Hi. My husband and I are thinking about walking away from our home. We live in Illinois and purchased our home in 2005 for $157,000. In December of 2006 we got a 2nd mortgage HELOC of $18,000. Maxed that on credit card debt and medical bills. In January of 2010 I lost 10% of my pay because of the recession and my husband would work over time all year up until then too. So we lost all that money as well. We were very dependent of his OT. We fell behind on our 1st mortgage. The most was 3 months behind. Finally in November 2010 we got approved and accepted a loan modification on our 1st mortgage with BOA and our principal balance was lowered to $145,000 and the payments we were behind were forgiven. I never notified my 2nd bank HELOC or ever fell behind on payments with the 2nd loan. I am only paying the minimum interest payments. My 2nd loan is with my Credit Union that I have banked with for 20+ years (dont know if that matters). Oh and the loan they gave me as the HELOC, would need to be paid back by end of 10 years. Well that isn’t going to happen. So now I have fallen 1 month behind on my 1st mortgage with BOA. Still paying my 2nd on time. Have looked on zillow.com to see that my home is currently worth on their website $91,700. It needs a ton of work not to mention. Needs a new kitchen as I think its the original kitchen from when the house was built in 1960. The bathroom is full of mold and the basement is 1/2 finished. And also, my husband and I have maxed out our credit cards AGAIN which is about $10,000 total. I need a new car as the one I have has 198k miles and my husband and I just purchased a used one last year that we still owe $5k on. We are thinking of just buying a new car for me and then just walking away. We don’t think it’s worth paying for something that is worth almost 1/2 of what we owe on it and not to mention the additional money it needs to fix it up. I'd like to actually pay off my credit cards when I walk away, but don’t know if just filing for bankruptcy for everything EXCEPT the cars would be best.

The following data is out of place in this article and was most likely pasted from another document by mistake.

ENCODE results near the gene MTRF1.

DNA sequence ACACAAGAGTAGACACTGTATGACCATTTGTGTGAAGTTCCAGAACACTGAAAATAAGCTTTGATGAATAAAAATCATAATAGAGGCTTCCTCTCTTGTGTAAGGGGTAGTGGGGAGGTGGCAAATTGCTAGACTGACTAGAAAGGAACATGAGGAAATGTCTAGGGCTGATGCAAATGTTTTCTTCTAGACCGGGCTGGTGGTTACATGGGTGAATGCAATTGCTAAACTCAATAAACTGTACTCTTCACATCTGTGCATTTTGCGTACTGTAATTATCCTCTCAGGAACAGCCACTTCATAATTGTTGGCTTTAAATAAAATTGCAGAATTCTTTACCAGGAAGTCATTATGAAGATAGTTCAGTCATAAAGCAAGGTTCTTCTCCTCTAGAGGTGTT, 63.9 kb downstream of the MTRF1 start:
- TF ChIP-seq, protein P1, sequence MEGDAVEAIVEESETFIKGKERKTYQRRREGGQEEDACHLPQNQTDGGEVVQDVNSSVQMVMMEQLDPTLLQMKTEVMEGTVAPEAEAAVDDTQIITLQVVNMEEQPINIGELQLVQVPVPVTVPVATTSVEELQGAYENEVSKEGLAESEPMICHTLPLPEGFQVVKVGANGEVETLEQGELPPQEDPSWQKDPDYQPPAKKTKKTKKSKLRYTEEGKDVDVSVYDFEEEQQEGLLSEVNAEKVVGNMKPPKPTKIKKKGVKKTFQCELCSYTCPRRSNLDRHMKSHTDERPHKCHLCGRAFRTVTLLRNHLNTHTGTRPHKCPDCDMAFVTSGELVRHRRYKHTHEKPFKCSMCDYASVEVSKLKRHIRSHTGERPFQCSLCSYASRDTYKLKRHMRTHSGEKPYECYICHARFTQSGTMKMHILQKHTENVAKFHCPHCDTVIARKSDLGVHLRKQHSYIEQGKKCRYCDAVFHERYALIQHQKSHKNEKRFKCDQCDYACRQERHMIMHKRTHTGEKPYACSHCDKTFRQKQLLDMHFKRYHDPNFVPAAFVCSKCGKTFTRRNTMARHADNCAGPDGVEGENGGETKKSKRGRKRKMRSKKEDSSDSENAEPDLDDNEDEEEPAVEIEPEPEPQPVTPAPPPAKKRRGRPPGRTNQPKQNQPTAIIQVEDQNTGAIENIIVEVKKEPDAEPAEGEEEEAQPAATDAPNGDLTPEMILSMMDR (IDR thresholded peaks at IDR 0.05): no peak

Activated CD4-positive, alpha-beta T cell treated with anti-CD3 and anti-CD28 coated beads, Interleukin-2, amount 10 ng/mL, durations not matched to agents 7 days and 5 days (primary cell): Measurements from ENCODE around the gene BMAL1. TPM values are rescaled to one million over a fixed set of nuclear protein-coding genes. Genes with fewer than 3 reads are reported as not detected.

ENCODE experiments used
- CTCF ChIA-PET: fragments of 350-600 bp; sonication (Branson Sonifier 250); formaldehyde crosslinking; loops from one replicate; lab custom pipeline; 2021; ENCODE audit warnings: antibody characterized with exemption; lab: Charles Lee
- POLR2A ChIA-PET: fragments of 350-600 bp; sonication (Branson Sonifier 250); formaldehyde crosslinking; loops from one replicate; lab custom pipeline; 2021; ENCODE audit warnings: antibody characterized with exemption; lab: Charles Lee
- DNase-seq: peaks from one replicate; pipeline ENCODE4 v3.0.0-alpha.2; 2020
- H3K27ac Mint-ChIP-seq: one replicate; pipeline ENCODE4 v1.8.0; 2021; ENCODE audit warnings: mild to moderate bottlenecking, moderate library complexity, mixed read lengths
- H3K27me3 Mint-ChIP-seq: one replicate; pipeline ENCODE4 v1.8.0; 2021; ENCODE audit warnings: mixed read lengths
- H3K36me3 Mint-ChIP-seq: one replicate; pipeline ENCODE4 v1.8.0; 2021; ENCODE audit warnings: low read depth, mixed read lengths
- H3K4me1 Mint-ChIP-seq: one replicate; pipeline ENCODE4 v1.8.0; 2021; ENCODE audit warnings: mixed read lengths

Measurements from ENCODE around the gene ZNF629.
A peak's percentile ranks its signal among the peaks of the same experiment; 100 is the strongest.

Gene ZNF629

Can you help me? I so look forward to your advice.